Bonuses Banked, Now for the Backlash

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Spring is on its way, bonuses are safely banked and bankers are free to fly the nest. So just which Wall Street firms are most likely to suffer an exodus of talent this season?

Ask recruiters that question and the same names crop up repeatedly: JP Morgan, Deutsche Bank and Credit Suisse First Boston (CSFB). 'We're already getting resumes from these banks and we expect a whole lot more,' says one Wall Street recruiter. 'People are not happy.'

Underpaid and Underappreciated

At some of the big universal banks, pay is the nub of the problem. 'Large banks with big retail operations have to be careful at bonus time,' says Marc Baranski, head of the global financial services practice at compensation specialist Sibson Consulting. 'Their corporate cultures tend to be uncomfortable with paying large investment banking bonuses.'

This may be why recruiters report grumbling at the likes of JP Morgan, Citigroup, and Bank of America. One says: 'Top bankers at Bank of America and Citigroup feel capped out at $2-$3 million.'

Recruiters are typically unwilling to name banks and potential staff departures on the record because they might lose potential -and actual - clients. Anonymously however, several point to JP Morgan as the universal bank whose staff are in the biggest hurry to leave. After guzzling Bank One in July, JP Morgan is engaged in a spot of cost cutting to the tune of $3 billion.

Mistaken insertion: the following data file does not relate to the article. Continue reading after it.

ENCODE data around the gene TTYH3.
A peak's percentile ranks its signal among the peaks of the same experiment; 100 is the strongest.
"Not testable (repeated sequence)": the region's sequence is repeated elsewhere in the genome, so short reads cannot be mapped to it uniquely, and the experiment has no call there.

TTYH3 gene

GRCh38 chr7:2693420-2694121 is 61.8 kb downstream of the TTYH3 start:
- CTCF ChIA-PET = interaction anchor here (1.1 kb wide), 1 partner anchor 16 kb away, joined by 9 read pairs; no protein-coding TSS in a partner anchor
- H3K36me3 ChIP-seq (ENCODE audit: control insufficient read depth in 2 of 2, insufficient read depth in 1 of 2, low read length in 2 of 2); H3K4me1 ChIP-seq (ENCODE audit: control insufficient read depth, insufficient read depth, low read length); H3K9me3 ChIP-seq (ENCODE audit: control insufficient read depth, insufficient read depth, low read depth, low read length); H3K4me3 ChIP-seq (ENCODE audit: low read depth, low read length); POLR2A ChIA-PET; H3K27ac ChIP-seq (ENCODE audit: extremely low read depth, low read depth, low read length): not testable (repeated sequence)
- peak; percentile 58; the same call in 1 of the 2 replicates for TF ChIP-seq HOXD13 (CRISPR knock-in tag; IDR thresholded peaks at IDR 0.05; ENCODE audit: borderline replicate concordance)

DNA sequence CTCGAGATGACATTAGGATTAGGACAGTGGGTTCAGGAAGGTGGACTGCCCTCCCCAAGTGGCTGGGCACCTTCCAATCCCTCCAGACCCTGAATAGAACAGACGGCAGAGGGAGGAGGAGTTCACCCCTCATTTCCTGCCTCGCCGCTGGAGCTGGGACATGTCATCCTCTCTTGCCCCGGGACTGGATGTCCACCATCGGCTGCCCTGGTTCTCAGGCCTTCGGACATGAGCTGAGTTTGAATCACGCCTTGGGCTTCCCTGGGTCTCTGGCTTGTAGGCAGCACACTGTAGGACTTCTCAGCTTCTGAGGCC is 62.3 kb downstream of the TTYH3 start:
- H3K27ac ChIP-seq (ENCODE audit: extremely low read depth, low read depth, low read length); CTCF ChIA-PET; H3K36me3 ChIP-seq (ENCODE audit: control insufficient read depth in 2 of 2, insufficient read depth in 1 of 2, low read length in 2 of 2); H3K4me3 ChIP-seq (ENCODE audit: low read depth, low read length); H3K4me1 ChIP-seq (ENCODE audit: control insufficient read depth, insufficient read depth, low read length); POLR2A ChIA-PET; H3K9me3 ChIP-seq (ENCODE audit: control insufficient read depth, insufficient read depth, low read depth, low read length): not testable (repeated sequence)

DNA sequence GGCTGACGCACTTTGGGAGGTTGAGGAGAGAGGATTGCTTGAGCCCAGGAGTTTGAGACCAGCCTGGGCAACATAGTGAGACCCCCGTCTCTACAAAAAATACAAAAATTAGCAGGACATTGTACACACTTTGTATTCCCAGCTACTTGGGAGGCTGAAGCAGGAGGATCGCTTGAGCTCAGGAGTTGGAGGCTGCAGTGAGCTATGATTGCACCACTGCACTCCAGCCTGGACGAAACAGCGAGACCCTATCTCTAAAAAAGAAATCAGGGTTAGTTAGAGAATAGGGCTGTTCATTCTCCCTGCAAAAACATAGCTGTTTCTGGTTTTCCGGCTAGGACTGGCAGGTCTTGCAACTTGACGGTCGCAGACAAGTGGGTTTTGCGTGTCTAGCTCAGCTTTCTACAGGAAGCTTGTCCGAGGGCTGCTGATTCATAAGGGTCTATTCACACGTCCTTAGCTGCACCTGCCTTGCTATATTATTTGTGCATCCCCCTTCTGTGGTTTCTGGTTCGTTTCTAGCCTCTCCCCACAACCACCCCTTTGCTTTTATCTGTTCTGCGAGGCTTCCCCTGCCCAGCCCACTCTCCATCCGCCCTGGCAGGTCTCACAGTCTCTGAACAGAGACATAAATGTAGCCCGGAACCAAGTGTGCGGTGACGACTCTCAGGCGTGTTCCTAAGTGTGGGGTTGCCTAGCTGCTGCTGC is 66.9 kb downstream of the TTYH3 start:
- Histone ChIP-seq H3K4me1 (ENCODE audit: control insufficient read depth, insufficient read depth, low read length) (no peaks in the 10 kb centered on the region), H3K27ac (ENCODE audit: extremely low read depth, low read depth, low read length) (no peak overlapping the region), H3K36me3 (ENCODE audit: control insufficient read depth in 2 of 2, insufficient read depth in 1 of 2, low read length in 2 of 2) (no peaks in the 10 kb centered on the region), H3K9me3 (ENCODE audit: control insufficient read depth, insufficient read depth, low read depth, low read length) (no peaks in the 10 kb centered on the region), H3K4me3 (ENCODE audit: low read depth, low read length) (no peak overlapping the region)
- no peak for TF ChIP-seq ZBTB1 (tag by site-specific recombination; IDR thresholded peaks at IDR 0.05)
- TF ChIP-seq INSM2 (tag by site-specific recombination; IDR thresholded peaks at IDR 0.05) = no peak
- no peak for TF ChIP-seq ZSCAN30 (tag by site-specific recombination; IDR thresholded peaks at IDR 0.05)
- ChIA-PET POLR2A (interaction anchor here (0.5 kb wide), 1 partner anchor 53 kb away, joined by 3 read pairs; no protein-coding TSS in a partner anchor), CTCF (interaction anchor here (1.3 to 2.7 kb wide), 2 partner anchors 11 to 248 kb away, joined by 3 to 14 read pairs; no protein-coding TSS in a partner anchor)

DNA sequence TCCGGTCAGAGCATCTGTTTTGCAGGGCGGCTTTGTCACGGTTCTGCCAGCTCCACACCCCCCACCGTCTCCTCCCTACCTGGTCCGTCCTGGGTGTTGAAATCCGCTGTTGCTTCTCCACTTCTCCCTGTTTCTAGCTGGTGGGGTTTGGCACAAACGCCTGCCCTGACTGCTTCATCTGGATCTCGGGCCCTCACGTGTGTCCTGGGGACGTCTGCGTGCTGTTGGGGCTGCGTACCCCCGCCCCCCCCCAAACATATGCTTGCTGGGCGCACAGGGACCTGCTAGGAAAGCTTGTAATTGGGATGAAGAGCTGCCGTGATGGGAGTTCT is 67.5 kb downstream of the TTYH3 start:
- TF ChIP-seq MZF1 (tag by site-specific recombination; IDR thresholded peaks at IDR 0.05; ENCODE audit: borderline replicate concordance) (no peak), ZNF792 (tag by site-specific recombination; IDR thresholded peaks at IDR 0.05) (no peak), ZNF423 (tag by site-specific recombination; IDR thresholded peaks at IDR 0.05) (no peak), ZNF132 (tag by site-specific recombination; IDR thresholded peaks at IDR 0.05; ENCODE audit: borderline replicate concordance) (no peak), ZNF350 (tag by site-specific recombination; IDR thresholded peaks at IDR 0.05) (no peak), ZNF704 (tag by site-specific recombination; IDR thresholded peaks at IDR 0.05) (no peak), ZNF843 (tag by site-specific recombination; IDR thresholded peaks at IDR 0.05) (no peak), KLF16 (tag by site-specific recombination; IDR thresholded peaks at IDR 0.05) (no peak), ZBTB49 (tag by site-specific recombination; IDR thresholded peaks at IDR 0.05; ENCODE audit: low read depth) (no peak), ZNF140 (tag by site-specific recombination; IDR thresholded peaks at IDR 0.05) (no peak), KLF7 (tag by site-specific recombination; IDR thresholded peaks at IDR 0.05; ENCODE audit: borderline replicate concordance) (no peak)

Couple this with a meagre 5% increase in operating profits in the investment banking division during 2004 versus a hefty 50% at Goldman Sachs, and you get bonuses on the south side of acceptable. 'JP Morgan was definitely the low man on the totem pole this time,' says a top pay consultant on Wall Street.

Just how low is low? JP Morgan isn't saying: the bank declines to comment on matters concerning compensation. But recruiters suggest a steep fall. 'At banks that did well, bonuses rose between 30% and 50%,' says Jacob Navon, a partner at search firm Westwood Partners, who also named no names. 'At banks that didn't do too well, they're down 30%.'

Senior bankers are said to have fared the worst, and JP Morgan has had several senior departures so far this year. In February it lost Anthony Ianno and Christopher Lowe, managing directors in its natural resources investment banking group; Dean Maki, a vice president of economic research; and Robert Beehler, managing director and head of European short-term fixed income.

Uncertain and Insecure

If some bankers are looking to move for higher pay, others fear the sky falling on their heads. 'We're looking to hire out of banks where there is restructuring and uncertainty about the future,' says Navon at Westwood Partners.

No prizes for guessing which these are.

'We're getting a lot of resumes out of Deutsche,' says one recruiter. 'People are feeling insecure. They don't know what's going on, and there are a lot of wild rumors. The bank is having a hard time making it clear that it's staying in business, and if so, which business.' Deutsche Bank is in the process of making 6,000 redundancies worldwide.

Restructuring is also ruffling feathers at CSFB, where recruiters say some bankers are getting impatient with the procession of new CEOs (Allen Wheat, John Mack and Brady Dougan in the space of a few years). Mack allies such as Michael Clark, global head of proprietary trading at the bank, and Jerry Wood, global co-head of fixed income, both announced their resignations in the past few weeks.

But the CEO of one Wall Street search firm reports healthy buy-in to Dougan's plan for simplifying CSFB's structure. 'CSFB's been a bit of an open floodgate, but it's slowing down,' he says. 'The people who couldn't deal with Dougan have gone already. Others are prepared to ride it out.'

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